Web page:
This powerful Ascension hymn written in 1739 has stood the test of time. Its author, gifted hymn writer Charles Wesley (1707-1788), wrote about nine thousand hymns, many of which are still sung today. Of the ten stanzas Wesley originally wrote for this hymn, only five appear in most hymnals today. The rising melody in the first half of each line leads beautifully into the Alleluia that ends it. I love hymns that have repetition—like the repeated Alleluias—because they allow even the very young to join in. Try singing this hymn antiphonally—one group sings the first half of each line and another group (or everyone) sings the Alleluias. This hymn includes much of what we celebrate at Ascension—Christ’s saving work on earth, his intercession for us, and his calling us to rule with him in eternity. “Hail the Day” can be used well in any worship service that emphasizes Christ’s rule.
Strong organ accompaniment with vigor and a lively tempo is good for singing this Welsh tune. If trumpets can be used with organ, that will surely add to the celebrative tone of the hymn. S. Drummond Wolff’s setting arranged for brass quartet and organ in Three Hymns of Praise for Eastertide (Concordia) makes a great conclusion to the prelude when this is the opening hymn of the service. Using the brass to also accompany the singing adds great festivity to the service.
Hermann Schroeder’s brief organ arrangement in The Parish Organist—Easter, Ascension, Pentecost and Trinity (Concordia) would also make an excellent ending to an organ prelude or postlude.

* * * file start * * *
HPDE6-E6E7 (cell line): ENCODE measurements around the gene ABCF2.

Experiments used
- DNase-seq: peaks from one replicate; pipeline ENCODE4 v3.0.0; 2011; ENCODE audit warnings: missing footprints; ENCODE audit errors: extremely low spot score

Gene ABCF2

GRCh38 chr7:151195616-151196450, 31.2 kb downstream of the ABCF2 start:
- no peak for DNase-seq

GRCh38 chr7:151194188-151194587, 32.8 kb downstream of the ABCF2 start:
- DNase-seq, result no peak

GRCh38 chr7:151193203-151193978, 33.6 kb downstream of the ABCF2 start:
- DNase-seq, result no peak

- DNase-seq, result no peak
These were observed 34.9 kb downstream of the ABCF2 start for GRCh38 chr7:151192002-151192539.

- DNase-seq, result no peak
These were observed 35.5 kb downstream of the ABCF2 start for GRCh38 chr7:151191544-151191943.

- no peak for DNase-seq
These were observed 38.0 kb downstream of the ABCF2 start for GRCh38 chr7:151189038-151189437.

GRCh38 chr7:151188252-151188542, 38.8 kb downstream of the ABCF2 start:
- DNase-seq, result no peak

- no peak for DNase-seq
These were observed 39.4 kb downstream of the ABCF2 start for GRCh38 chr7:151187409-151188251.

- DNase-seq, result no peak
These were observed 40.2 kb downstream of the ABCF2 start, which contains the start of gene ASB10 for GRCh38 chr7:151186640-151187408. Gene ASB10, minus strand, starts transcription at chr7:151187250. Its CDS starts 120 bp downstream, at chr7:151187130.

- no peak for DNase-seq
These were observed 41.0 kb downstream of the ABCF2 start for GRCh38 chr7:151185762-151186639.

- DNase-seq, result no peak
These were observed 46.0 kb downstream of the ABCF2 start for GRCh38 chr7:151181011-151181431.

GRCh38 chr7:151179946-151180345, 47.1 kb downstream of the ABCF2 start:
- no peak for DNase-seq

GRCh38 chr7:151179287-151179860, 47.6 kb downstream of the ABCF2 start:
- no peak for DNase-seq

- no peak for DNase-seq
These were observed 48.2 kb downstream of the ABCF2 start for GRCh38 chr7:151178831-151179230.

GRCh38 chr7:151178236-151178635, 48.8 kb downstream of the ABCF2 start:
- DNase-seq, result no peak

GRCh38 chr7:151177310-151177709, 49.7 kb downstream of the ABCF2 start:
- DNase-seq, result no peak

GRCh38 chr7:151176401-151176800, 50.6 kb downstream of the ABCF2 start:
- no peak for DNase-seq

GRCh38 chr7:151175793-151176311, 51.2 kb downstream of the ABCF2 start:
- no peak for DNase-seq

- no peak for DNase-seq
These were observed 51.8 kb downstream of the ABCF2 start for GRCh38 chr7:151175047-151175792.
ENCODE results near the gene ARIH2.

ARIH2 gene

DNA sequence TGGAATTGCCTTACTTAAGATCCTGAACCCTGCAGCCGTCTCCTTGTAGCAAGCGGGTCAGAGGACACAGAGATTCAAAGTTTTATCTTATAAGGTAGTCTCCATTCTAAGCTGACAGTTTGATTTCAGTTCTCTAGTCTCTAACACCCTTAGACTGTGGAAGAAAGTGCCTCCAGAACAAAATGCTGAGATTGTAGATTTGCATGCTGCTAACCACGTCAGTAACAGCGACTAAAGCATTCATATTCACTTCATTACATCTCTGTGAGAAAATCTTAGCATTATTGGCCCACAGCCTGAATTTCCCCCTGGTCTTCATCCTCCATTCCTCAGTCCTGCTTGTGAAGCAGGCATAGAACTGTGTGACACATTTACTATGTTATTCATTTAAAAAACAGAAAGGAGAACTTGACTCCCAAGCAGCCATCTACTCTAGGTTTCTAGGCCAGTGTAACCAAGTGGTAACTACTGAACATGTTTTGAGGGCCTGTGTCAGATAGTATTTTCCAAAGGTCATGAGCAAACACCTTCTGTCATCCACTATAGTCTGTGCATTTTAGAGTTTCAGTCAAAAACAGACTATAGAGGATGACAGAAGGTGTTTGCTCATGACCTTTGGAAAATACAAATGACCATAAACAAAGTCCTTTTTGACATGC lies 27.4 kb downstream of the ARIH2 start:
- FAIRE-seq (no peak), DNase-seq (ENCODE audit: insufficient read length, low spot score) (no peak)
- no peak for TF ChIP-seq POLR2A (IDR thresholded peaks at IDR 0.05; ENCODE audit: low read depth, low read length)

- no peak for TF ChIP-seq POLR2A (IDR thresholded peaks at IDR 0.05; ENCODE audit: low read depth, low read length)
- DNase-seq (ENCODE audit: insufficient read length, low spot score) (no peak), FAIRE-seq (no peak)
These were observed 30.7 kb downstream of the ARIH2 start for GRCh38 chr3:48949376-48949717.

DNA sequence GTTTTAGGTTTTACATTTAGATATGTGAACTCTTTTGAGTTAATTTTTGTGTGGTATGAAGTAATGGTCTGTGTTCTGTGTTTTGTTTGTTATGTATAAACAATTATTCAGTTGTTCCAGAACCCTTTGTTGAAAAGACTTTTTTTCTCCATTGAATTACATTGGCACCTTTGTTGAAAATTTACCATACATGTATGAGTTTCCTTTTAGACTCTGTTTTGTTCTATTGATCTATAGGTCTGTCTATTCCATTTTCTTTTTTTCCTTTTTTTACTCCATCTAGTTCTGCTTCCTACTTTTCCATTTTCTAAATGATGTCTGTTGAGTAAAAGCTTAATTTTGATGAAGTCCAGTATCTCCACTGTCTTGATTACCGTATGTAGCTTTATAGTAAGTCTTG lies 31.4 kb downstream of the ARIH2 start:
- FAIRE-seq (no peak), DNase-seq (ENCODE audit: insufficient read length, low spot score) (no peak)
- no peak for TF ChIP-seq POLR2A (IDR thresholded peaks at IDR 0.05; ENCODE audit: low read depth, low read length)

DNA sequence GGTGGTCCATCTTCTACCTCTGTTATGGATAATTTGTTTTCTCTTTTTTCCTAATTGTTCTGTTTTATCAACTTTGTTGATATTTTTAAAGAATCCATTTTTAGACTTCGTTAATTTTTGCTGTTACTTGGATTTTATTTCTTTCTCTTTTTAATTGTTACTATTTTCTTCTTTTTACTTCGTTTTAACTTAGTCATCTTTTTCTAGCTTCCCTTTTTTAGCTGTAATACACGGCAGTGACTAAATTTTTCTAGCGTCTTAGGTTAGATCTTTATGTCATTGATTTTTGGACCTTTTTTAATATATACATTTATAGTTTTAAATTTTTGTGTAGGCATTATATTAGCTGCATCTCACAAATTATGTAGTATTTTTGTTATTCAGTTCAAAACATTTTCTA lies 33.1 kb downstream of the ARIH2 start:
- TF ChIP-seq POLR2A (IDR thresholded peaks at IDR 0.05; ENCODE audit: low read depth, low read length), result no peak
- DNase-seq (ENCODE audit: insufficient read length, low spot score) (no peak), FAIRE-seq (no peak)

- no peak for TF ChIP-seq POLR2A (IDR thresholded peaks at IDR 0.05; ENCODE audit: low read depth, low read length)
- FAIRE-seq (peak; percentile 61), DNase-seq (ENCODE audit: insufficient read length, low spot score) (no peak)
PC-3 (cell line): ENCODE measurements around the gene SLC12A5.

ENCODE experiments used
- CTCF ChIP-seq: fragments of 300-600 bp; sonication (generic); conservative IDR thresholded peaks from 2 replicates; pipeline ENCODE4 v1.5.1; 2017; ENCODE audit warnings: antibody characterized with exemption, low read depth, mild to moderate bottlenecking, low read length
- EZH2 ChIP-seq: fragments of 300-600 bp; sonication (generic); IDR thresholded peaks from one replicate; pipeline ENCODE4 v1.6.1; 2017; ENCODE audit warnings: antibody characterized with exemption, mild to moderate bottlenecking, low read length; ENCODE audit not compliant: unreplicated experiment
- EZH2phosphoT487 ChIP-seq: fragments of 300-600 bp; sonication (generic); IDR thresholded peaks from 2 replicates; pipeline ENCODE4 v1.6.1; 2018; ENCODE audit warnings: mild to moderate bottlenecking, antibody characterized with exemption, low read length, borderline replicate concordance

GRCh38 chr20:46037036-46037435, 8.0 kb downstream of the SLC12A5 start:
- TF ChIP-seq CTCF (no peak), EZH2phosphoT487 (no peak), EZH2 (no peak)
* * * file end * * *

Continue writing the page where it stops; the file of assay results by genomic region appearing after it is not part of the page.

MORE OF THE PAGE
(from Reformed Worship, Issue 51)
Annetta Vander Lugt
Considered to be the most popular of all Ascension texts in English-language worship, "Hail the Day" was written by Charles Wesley in ten stanzas and published in his Hymns and Sacred Poems (1739). Thomas Cotterill altered the text and published his version in Selection of Psalms and Hymns (1820); the "alleluias" wereadded in George White's Hymns and Introits (1852). Included here with further alterations are original stanzas 1, 2, 4, 6, and 10.
"Hail the Day" sings out its "alleluias" forChrist's triumphal entry into glory after he accomplished his saving work on earth (st. 1-2) and forChrist's work of interceding and preparing a place forhis people (st. 3-4). The text concludes by hailing the great day when we shall rule with Christ (st. 5).
LLANFAIR is usually attributed to Welsh singer Robert Williams, whose manuscript, dated July 14, 1817, included the tune. Williams lived on the island of Anglesey. A basket weaver with great innate musical ability, Williams, who was blind, could write out a tune after hearing it just once. He sang hymns at public occasions and was a composer of hymn tunes.
LLANFAIR was first published with a harmonization by John Roberts in John Parry's Peroriaeth Hyfryd (Sweet Music) (1837). The tune has been associated with the Wesley/Cotterill text since its publication with the text in The English Hymnal (1906). LLANFAIR is actually a common Welsh name, but some scholars believe that in this case the tune's name refers to the Montgomery County village in Wales where Williams was born.
A rounded bar form(AABA) tune, LLANFAIR features the common Welsh device of building a melody on the tones of the tonic triad. The tune is in a major key (not all Welsh tunes are in minor keys!). The melismas give fitting shape to the "alleluias." Use brisk accompaniment forthis cheerful tune.